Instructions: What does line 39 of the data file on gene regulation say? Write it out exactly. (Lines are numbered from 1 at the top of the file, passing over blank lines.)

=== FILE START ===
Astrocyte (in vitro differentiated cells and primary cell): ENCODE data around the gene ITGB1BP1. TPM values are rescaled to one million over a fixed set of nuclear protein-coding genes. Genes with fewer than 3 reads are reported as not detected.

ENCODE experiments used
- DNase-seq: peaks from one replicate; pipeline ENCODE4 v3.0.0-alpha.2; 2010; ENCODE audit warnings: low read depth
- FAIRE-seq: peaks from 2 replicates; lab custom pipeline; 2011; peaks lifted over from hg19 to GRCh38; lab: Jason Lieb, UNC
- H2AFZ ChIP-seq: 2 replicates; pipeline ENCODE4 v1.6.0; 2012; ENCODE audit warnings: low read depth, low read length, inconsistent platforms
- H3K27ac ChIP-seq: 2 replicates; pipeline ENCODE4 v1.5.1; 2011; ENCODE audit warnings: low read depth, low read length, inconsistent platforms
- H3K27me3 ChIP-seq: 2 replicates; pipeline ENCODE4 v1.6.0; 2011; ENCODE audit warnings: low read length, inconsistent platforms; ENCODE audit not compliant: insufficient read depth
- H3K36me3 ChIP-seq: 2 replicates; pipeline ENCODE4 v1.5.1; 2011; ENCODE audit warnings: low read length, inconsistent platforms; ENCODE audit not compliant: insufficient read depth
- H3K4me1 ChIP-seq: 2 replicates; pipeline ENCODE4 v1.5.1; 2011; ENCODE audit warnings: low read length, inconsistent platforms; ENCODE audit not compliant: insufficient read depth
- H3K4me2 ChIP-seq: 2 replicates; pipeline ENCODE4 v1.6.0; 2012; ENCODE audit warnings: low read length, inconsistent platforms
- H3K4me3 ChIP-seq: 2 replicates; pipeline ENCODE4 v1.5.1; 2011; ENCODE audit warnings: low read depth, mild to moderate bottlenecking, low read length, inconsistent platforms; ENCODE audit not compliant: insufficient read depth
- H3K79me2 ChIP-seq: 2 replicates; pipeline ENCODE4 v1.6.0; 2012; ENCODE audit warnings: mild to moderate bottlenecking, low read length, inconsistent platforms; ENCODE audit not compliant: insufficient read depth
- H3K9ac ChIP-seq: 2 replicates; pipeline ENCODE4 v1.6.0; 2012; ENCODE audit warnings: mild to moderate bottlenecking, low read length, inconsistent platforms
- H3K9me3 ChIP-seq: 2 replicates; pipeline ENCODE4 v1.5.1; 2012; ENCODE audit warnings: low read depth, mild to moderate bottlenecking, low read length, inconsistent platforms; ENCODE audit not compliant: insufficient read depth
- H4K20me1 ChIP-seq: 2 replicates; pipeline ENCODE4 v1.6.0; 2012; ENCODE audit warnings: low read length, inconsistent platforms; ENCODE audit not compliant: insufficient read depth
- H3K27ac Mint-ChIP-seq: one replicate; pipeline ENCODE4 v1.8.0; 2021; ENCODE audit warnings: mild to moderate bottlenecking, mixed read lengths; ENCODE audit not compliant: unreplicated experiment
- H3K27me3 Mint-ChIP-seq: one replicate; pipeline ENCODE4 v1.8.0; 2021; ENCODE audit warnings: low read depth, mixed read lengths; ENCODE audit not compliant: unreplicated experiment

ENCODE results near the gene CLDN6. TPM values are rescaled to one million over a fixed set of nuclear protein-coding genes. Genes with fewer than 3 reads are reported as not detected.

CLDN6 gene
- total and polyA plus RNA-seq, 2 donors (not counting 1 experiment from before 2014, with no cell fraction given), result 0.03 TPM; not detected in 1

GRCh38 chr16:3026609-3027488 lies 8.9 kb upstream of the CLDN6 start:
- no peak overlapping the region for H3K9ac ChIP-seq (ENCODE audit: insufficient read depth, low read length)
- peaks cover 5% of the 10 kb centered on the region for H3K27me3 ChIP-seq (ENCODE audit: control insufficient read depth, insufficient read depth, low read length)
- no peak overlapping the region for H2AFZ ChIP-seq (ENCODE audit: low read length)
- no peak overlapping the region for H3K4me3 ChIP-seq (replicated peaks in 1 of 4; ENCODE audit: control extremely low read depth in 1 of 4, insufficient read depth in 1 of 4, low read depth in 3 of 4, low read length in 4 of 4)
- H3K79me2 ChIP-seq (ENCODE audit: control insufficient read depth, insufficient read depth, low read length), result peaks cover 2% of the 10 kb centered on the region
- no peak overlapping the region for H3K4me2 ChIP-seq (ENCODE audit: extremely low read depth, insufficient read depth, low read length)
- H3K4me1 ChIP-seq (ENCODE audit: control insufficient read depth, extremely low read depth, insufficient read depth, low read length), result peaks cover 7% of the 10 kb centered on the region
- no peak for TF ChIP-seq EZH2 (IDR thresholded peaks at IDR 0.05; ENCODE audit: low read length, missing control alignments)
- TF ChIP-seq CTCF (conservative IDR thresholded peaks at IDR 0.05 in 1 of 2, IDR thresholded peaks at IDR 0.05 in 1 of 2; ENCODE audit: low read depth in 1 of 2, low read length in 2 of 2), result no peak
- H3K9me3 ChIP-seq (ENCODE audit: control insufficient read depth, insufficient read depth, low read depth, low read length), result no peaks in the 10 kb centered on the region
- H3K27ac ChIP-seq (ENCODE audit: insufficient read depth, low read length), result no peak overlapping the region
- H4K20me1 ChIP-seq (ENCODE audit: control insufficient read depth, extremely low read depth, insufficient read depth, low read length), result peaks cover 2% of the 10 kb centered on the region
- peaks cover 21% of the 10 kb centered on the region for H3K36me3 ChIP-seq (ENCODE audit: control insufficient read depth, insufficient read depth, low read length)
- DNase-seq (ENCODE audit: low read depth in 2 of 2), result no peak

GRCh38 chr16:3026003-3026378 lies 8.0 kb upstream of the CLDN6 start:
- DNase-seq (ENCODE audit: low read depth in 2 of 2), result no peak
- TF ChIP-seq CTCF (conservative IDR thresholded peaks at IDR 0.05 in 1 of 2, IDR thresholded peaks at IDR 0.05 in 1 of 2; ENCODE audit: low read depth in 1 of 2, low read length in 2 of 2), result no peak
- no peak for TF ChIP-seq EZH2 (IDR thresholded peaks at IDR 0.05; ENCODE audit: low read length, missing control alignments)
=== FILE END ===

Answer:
- no peak for TF ChIP-seq EZH2 (IDR thresholded peaks at IDR 0.05; ENCODE audit: low read length, missing control alignments)